Overview of Linux Printing Systems
Today, the PostScript language stays the primary interface for printing in the UNIX world. All major applications will output at least generic PostScript that will then be processed by the printing system until it gets printed. This is obviously very limited, because applications have no unified way of querying printing features, or even know if a job printed correctly. Very few applications are able to use PPD files to access printer features, although StarOffice and OpenOffice are notable exceptions.
But the situation is improving. For instance, CUPS provides a basic C API that allows applications to be integrated more easily with their printing system. This API includes functions to communicate with a CUPS daemon through IPP, as well as functions to read and parse PPD files, and thus gather detailed information about printers and their capabilities. This still stays quite limited for the application developer, as this only works with CUPS and similar IPP servers.
On the free software side, the Gnome and KDE desktop projects now both include middle-level layers to facilitate printing : KDEPrint and Gnome-Print. These frameworks propose to provide a unified APIs to the applications, by abstracting the underlying printing system.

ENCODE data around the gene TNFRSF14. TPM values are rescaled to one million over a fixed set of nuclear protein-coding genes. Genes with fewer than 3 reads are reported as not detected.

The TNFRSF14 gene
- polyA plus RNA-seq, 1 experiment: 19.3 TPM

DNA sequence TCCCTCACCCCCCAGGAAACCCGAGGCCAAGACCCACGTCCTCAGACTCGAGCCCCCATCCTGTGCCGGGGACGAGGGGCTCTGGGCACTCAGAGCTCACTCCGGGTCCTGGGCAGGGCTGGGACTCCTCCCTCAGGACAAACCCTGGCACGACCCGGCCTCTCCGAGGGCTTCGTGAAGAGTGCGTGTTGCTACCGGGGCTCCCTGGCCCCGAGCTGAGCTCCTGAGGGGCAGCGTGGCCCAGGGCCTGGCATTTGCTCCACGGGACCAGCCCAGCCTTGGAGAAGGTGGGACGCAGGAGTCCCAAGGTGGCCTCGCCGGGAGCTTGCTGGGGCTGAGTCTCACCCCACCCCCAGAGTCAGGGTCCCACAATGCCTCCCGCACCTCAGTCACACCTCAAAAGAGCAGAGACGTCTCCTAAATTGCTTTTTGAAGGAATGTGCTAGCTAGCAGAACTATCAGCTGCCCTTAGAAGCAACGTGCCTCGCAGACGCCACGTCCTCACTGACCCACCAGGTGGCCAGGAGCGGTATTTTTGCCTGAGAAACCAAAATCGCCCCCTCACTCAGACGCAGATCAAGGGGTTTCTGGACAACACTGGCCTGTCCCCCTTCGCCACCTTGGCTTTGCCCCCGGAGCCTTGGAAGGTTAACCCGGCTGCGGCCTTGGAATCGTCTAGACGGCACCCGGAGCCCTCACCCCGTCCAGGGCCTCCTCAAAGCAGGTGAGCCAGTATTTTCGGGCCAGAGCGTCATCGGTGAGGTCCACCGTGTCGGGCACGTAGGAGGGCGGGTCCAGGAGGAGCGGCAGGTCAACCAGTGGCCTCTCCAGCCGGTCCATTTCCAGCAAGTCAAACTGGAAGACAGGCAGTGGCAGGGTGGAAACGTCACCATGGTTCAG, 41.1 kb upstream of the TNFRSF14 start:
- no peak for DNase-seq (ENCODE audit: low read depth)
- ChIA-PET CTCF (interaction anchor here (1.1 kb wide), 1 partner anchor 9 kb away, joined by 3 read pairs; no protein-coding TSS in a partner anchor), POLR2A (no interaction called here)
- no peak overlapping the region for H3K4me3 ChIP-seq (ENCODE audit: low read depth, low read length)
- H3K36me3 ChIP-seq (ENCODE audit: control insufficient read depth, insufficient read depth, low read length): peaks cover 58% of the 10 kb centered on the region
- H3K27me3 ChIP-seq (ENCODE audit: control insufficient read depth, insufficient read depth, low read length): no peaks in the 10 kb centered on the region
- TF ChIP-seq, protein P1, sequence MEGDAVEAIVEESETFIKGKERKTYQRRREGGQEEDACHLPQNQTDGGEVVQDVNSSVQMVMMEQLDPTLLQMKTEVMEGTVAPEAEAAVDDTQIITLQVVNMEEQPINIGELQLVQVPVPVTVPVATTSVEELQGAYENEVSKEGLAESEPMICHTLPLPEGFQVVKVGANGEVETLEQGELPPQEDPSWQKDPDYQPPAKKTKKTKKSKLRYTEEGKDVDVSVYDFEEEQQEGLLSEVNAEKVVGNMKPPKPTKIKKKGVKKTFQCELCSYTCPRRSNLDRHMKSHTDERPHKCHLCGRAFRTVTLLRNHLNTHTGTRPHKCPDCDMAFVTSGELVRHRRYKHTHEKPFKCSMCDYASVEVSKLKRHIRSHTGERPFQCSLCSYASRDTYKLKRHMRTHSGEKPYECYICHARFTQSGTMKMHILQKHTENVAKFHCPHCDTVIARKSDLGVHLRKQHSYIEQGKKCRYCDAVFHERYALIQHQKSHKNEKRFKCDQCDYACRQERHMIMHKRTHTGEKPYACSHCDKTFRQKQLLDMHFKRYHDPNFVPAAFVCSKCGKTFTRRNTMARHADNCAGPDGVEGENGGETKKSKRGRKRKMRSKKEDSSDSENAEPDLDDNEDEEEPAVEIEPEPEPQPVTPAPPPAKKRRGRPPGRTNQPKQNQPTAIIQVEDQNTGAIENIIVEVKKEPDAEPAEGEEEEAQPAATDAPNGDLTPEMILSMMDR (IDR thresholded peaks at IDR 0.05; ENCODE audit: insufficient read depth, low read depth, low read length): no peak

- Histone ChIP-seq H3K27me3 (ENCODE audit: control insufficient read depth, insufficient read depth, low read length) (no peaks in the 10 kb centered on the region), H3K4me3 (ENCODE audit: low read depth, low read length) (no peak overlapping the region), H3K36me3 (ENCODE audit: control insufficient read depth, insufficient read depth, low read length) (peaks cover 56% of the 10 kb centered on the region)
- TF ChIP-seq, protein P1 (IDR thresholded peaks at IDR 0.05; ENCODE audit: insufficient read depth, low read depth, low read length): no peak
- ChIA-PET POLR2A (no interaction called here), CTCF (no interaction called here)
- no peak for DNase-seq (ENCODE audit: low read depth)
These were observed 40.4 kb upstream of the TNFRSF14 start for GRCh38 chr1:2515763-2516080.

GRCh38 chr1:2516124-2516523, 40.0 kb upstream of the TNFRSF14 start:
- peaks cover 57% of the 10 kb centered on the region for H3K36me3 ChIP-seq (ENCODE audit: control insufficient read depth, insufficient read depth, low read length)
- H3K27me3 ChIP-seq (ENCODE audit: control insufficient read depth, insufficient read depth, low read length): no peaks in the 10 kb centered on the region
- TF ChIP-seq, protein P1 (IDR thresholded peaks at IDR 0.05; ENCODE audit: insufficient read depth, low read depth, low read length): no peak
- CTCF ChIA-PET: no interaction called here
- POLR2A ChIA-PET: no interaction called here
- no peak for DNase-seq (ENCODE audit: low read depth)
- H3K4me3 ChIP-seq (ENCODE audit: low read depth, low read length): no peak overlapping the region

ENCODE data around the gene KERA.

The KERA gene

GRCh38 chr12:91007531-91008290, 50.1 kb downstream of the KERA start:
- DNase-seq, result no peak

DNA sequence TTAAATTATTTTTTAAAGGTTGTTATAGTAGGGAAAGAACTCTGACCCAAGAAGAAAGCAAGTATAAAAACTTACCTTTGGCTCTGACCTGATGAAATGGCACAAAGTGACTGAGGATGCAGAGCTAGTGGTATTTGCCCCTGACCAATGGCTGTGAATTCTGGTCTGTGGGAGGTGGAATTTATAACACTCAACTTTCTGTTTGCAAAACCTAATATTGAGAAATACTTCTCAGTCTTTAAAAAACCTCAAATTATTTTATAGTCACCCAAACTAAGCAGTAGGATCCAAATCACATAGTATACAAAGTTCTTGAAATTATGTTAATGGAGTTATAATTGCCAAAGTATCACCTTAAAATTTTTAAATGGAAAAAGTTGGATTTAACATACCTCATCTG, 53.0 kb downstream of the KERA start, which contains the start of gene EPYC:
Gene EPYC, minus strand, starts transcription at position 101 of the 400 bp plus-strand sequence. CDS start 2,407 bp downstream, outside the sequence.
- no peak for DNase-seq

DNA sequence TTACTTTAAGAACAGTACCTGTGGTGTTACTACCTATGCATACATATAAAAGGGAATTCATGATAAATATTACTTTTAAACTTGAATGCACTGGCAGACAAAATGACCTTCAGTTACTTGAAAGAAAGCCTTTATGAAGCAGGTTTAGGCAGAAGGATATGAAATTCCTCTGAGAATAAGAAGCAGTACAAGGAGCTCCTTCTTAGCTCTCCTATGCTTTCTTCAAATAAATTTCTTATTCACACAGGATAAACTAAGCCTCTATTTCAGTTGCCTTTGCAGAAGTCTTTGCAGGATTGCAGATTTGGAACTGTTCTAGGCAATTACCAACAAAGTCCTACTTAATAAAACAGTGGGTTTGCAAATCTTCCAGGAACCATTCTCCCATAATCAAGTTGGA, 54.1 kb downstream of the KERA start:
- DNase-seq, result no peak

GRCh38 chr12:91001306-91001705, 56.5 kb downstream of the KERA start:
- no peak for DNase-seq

Things are much better than they were just a few years ago with the emergence of more advanced printing systems. As this is a subject essential to enterprises, we are beginning to see support from big name vendors like HP or IBM that strive to improve on this infrastructure.
Moreover, the Free Standards Group is working on the OpenPrinting project, whose stated goal is to define the next generation of the printing infrastructure for the Linux operating system. Gathering many experts from the industry, this workgroup is defining APIs and standards that will bring Linux up to speed with its competitors.
Stephane Peter is a senior software engineer working for Codehost, Inc in Culver City, CA. When not playing with printing systems, he can be found playing his guitar or biking around in Southern California.
One Click, Universal Protection: Implementing Centralized Security Policies on Linux Systems
Join editor Bill Childers and Bit9's Paul Riegle on April 27 at 12pm Central to learn how to keep your Linux systems secure.
Free to Linux Journal readers.Register Now!
|diff -u: What's New in Kernel Development||Aug 20, 2014|
|Security Hardening with Ansible||Aug 18, 2014|
|Monitoring Android Traffic with Wireshark||Aug 14, 2014|
|IndieBox: for Gamers Who Miss Boxes!||Aug 13, 2014|
|Non-Linux FOSS: a Virtualized Cisco Infrastructure?||Aug 11, 2014|
|Linux Security Threats on the Rise||Aug 08, 2014|
- diff -u: What's New in Kernel Development
- Security Hardening with Ansible
- NSA: Linux Journal is an "extremist forum" and its readers get flagged for extra surveillance
- Tech Tip: Really Simple HTTP Server with Python
- [<Megashare>] Watch Mrs Brown's Boys Movie Online Full Movie HD 2014
- New Products
- Monitoring Android Traffic with Wireshark
- ~Putlocker~2014 Watch Boyhood Online Streaming Full Movie
- Putlocker!! Watch Begin Again Online 2014 Streaming Full Movie
- RSS Feeds